We forget this in part because young people make headlines and look good in ad campaigns. Millennials and Gen Z may drive trends and make headlines in the United States, but Boomers are still the core consumers. They’re the ones who move markets.
In China, by contrast, young people both make trends and move markets. Population size is a factor, naturally. Chinese youth — by which I mean people under the age of 40, loosely the equivalents of our Millennials and Gen Z—outnumber American youth five to one. But there’s more to the story than that. China’s young generations are the first for whom consumerism comes naturally. Born into China’s modern economic era, they don’t know anything else. This is in stark contrast to their parents and grandparents, most of whom grew up poor in a very different political climate, and as a result developed a famously thrifty approach to life—one akin to the approach many Americans developed during the Great Depression. China’s older generations have had to learn how to be consumers, whereas its younger generations just get it.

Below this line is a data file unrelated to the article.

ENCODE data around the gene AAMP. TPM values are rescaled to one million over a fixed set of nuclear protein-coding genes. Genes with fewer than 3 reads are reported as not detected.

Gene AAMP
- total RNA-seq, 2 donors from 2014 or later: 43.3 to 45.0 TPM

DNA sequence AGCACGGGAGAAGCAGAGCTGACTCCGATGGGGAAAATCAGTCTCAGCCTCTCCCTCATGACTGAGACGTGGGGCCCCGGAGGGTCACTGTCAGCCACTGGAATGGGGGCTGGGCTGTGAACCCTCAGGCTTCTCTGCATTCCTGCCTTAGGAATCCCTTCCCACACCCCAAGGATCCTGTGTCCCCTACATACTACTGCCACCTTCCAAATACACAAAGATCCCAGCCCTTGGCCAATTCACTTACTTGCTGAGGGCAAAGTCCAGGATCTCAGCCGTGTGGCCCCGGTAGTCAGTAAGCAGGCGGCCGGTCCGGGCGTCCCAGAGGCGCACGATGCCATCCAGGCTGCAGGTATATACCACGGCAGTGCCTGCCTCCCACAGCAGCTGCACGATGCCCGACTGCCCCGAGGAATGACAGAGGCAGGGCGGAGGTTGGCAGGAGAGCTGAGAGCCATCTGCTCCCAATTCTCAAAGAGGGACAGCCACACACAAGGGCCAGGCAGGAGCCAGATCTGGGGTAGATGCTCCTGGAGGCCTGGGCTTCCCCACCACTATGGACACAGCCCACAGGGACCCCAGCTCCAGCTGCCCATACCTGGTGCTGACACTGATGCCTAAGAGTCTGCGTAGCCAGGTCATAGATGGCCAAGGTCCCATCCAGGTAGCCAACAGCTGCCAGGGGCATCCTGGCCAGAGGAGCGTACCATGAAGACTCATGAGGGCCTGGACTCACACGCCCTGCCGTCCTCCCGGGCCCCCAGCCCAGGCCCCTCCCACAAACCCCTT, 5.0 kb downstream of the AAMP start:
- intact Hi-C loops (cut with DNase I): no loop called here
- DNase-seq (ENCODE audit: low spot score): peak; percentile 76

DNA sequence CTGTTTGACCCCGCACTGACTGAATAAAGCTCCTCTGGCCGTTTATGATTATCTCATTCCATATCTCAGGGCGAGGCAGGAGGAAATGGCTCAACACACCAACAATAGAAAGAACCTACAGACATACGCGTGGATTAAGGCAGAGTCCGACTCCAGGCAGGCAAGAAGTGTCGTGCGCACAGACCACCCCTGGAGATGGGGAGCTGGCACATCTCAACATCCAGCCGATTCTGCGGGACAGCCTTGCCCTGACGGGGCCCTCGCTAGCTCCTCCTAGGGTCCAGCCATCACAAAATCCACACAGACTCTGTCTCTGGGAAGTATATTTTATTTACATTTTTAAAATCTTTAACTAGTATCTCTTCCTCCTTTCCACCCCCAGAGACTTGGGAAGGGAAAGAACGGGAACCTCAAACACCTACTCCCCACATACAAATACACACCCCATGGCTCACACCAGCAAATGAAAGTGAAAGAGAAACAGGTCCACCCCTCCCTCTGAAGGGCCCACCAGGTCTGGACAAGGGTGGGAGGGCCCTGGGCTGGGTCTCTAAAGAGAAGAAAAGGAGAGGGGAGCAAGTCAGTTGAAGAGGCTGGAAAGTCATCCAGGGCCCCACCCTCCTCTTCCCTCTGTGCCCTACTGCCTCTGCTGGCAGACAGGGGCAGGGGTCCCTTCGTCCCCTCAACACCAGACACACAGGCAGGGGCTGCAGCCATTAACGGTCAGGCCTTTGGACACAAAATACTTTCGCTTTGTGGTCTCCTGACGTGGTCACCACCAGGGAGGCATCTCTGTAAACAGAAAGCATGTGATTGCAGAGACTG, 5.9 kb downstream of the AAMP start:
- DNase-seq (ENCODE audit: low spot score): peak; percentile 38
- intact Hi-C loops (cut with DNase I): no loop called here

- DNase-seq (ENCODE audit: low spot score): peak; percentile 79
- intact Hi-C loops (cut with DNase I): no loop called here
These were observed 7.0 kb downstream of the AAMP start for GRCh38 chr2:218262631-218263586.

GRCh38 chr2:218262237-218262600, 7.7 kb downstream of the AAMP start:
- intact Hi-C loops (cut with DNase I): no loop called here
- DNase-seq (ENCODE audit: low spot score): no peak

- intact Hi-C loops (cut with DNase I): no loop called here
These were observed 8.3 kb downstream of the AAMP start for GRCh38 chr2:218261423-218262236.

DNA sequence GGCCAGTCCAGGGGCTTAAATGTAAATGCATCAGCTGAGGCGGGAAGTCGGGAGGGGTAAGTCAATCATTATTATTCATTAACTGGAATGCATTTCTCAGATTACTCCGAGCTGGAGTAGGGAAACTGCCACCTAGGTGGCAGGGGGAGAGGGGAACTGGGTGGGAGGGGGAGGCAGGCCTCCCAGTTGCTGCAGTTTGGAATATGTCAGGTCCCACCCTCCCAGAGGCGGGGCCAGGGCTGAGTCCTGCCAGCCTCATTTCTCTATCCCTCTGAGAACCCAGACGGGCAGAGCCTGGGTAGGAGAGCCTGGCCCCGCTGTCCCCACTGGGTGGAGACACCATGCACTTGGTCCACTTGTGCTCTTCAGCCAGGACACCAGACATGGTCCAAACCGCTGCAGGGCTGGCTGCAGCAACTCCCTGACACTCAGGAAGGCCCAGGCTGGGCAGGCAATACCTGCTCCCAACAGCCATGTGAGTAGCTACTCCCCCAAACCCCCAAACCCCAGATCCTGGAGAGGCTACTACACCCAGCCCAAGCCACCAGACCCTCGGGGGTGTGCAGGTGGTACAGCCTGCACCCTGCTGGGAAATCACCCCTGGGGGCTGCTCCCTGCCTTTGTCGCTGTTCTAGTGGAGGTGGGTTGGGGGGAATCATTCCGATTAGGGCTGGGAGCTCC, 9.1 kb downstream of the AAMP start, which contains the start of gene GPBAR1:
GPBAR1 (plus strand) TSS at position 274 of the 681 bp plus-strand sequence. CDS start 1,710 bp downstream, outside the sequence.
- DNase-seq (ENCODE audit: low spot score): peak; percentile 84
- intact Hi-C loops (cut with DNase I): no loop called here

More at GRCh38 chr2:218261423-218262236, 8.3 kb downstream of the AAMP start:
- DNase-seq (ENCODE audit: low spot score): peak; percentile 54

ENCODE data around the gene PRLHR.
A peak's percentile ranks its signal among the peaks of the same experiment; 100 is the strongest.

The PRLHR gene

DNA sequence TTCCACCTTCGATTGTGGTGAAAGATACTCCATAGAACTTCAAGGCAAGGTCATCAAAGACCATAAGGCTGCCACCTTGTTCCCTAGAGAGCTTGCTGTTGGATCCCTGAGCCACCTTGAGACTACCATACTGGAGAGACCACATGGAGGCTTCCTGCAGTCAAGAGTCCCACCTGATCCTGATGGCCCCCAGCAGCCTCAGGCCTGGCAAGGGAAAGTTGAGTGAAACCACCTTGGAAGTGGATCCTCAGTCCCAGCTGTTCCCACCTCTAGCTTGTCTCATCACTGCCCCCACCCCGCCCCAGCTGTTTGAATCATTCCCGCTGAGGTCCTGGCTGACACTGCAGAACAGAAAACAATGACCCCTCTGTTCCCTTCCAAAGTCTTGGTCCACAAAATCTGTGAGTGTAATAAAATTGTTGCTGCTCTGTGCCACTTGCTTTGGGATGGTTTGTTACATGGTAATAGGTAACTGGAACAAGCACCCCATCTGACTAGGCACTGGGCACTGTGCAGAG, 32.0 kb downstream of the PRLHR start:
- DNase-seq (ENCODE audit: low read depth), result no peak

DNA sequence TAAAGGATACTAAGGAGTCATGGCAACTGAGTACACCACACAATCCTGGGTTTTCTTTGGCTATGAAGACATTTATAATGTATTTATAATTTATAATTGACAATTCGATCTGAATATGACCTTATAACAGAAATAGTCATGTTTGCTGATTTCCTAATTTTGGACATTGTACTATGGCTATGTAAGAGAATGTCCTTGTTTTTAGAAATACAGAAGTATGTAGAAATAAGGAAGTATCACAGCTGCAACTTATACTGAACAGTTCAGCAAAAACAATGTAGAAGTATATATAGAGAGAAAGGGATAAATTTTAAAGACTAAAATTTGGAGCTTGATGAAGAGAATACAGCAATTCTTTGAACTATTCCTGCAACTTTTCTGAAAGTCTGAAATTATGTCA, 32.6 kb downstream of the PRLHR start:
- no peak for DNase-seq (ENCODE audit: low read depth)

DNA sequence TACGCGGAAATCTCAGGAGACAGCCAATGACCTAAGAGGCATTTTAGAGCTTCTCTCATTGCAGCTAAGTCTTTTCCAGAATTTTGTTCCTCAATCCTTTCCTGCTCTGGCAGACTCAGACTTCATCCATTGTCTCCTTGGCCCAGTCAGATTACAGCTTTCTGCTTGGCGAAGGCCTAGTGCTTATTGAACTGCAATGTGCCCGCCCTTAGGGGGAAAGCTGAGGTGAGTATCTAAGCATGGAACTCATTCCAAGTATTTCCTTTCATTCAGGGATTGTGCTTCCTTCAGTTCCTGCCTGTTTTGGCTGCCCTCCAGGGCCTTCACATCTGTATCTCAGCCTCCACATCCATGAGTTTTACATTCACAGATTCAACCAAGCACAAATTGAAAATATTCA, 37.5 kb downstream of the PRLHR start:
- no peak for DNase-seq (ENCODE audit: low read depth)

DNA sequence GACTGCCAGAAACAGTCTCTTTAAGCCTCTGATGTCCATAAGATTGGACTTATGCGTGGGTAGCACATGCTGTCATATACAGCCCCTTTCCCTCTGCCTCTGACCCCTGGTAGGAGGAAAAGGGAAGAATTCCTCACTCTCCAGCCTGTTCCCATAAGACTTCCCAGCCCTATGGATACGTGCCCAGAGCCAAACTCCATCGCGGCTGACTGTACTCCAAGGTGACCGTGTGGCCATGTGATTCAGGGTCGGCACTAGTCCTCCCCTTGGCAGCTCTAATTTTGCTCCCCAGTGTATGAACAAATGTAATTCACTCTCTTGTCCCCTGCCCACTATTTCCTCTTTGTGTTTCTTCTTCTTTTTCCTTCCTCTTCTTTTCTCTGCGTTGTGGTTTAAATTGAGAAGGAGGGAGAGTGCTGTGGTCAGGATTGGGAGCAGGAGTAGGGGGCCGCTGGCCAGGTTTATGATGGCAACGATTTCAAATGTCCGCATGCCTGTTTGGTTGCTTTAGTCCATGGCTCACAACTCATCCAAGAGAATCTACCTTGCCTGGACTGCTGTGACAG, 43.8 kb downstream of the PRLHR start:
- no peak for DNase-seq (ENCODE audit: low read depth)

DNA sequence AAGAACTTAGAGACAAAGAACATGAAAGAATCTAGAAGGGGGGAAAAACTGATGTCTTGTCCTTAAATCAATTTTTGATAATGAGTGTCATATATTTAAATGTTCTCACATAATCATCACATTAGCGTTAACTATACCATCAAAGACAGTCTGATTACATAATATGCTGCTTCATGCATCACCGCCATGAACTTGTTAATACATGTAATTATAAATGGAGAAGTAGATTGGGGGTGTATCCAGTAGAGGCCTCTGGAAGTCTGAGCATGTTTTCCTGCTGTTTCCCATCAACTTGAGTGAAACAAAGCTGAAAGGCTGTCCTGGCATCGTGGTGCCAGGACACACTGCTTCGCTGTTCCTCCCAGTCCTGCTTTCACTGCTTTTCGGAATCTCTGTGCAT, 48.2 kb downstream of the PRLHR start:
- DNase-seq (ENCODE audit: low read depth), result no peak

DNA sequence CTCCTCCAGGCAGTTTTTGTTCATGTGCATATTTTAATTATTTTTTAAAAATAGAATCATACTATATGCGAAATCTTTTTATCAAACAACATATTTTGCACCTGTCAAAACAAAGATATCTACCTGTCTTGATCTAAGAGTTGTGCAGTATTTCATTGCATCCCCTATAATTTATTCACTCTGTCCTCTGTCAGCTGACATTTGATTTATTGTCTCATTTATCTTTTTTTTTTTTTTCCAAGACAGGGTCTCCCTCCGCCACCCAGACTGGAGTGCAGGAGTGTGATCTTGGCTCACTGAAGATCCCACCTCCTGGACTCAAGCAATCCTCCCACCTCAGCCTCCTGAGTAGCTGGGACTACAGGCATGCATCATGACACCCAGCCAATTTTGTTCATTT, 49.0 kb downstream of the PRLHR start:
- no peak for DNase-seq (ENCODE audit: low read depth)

China’s older generation was defined by their ability to “eat bitter”—that is, to do hard things for long times with deeply delayed gratification. In a way, China’s economic history can be summed up by this generational evolution: The older generation ate bitter yesterday so that today the younger generation can eat hot pot.